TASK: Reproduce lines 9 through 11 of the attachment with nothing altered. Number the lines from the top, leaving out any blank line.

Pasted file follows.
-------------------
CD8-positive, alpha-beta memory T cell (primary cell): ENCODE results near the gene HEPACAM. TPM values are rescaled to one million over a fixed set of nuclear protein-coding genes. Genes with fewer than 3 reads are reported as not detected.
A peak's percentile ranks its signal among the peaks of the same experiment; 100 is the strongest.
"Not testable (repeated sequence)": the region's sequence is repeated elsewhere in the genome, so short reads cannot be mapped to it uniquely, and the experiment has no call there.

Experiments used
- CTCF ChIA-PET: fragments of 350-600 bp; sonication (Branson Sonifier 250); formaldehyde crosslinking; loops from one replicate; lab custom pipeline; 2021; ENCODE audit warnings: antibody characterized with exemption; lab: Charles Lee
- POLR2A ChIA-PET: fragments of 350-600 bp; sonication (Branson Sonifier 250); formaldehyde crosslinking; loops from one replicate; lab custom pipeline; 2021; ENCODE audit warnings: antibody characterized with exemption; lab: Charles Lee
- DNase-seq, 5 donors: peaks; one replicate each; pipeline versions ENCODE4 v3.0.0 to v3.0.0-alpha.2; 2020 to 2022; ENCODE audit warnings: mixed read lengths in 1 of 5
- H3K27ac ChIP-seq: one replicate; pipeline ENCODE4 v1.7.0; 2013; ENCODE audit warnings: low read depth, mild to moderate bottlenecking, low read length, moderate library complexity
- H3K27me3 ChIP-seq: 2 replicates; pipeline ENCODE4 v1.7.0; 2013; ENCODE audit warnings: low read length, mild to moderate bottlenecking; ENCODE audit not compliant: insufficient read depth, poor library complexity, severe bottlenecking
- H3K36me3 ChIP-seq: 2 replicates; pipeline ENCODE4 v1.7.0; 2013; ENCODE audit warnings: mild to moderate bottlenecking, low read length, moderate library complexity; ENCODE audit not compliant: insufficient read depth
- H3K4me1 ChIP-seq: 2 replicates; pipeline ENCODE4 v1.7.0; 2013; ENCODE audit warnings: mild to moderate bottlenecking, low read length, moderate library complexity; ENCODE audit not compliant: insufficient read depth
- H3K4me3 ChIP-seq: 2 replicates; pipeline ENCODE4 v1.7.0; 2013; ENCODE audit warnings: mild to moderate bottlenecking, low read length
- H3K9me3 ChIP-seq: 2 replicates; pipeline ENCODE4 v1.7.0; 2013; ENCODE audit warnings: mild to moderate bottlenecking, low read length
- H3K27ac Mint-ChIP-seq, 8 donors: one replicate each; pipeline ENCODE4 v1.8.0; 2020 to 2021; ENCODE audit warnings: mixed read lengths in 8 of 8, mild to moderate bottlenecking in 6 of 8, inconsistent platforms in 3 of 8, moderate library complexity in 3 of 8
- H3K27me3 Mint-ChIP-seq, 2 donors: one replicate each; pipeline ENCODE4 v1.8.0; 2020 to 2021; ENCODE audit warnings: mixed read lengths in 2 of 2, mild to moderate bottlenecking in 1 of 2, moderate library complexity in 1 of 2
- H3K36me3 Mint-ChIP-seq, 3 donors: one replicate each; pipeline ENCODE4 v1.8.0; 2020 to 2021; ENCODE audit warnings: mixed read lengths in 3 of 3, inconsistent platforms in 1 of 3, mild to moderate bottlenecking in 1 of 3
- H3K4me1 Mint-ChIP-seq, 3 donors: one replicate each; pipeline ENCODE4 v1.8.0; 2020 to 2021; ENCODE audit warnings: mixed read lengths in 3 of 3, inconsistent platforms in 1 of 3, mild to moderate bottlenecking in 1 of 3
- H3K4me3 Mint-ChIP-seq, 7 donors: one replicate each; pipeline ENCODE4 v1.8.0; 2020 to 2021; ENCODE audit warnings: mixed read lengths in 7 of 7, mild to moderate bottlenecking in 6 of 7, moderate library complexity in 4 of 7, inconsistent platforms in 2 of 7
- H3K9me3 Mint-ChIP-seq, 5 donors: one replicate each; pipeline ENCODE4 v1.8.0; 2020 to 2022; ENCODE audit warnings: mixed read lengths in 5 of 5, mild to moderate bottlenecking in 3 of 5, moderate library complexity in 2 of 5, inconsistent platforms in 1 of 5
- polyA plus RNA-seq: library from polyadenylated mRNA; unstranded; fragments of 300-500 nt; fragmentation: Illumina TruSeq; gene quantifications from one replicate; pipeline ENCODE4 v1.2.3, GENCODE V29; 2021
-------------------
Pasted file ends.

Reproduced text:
- H3K27me3 ChIP-seq: 2 replicates; pipeline ENCODE4 v1.7.0; 2013; ENCODE audit warnings: low read length, mild to moderate bottlenecking; ENCODE audit not compliant: insufficient read depth, poor library complexity, severe bottlenecking
- H3K36me3 ChIP-seq: 2 replicates; pipeline ENCODE4 v1.7.0; 2013; ENCODE audit warnings: mild to moderate bottlenecking, low read length, moderate library complexity; ENCODE audit not compliant: insufficient read depth
- H3K4me1 ChIP-seq: 2 replicates; pipeline ENCODE4 v1.7.0; 2013; ENCODE audit warnings: mild to moderate bottlenecking, low read length, moderate library complexity; ENCODE audit not compliant: insufficient read depth